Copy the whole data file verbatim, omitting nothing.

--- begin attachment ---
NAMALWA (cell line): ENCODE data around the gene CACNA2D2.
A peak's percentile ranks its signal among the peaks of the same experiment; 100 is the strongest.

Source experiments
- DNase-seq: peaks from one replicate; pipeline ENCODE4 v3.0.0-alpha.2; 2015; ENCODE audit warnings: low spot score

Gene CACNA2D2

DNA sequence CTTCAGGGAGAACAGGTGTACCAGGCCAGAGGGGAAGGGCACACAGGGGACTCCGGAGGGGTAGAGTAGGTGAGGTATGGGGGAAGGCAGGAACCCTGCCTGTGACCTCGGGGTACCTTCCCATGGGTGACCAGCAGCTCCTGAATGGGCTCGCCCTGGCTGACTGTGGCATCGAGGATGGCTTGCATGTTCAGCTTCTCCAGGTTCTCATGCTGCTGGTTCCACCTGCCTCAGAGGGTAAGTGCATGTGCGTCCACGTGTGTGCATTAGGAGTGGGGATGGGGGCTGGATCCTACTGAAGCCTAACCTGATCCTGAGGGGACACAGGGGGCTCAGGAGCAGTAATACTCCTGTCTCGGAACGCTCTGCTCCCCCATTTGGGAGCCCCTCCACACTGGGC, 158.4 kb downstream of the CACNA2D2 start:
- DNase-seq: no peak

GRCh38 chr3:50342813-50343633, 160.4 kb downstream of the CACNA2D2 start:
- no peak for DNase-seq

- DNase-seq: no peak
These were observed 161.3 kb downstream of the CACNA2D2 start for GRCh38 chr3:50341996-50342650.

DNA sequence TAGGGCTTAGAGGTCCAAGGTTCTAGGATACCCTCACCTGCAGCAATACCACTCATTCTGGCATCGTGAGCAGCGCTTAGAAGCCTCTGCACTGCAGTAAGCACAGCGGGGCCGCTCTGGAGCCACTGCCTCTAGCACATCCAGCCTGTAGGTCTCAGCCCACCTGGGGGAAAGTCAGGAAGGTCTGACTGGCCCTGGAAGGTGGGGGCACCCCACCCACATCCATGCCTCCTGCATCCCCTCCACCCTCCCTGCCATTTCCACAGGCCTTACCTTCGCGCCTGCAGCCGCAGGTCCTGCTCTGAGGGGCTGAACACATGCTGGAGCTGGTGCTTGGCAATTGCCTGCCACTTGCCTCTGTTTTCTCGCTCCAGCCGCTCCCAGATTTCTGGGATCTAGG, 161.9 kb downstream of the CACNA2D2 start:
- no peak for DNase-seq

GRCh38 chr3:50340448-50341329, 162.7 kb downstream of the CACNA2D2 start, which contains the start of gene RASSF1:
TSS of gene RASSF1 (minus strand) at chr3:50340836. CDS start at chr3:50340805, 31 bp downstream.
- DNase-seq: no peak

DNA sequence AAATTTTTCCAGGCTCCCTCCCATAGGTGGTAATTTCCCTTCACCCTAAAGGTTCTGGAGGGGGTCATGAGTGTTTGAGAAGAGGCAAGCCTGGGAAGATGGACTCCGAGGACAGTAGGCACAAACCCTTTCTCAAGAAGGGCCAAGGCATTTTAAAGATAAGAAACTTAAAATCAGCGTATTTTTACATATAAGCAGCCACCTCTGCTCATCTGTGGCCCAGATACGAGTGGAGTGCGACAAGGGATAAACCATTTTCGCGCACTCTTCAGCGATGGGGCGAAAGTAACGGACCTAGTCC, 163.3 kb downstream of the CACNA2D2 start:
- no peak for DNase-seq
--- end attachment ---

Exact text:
NAMALWA (cell line): ENCODE data around the gene CACNA2D2.
A peak's percentile ranks its signal among the peaks of the same experiment; 100 is the strongest.

Source experiments
- DNase-seq: peaks from one replicate; pipeline ENCODE4 v3.0.0-alpha.2; 2015; ENCODE audit warnings: low spot score

Gene CACNA2D2

DNA sequence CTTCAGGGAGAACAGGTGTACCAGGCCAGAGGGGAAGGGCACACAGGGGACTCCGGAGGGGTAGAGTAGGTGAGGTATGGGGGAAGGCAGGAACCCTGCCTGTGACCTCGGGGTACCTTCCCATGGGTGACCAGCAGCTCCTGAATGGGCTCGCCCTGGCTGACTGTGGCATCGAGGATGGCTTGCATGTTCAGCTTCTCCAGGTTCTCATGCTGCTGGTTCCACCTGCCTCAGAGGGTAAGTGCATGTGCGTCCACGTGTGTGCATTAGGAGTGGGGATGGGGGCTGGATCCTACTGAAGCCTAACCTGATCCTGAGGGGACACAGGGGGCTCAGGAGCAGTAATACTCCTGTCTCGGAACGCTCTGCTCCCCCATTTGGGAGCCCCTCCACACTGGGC, 158.4 kb downstream of the CACNA2D2 start:
- DNase-seq: no peak

GRCh38 chr3:50342813-50343633, 160.4 kb downstream of the CACNA2D2 start:
- no peak for DNase-seq

- DNase-seq: no peak
These were observed 161.3 kb downstream of the CACNA2D2 start for GRCh38 chr3:50341996-50342650.

DNA sequence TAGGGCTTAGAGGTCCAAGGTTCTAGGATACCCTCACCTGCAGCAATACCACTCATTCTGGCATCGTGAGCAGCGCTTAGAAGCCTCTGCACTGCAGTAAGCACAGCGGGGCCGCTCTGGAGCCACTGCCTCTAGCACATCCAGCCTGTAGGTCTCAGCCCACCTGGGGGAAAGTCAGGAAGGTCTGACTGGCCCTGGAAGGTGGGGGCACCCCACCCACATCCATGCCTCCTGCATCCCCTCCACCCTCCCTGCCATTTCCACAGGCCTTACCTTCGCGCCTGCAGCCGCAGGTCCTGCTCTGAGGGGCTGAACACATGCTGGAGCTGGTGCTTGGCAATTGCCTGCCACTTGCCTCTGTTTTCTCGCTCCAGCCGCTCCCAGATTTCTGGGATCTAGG, 161.9 kb downstream of the CACNA2D2 start:
- no peak for DNase-seq

GRCh38 chr3:50340448-50341329, 162.7 kb downstream of the CACNA2D2 start, which contains the start of gene RASSF1:
TSS of gene RASSF1 (minus strand) at chr3:50340836. CDS start at chr3:50340805, 31 bp downstream.
- DNase-seq: no peak

DNA sequence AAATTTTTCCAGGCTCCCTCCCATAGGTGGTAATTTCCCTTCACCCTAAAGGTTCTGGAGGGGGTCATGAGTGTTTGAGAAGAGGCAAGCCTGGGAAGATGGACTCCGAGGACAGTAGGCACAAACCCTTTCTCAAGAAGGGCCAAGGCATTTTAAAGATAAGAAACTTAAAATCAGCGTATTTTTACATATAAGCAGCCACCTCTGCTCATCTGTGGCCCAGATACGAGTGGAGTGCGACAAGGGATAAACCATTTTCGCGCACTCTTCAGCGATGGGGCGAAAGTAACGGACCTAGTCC, 163.3 kb downstream of the CACNA2D2 start:
- no peak for DNase-seq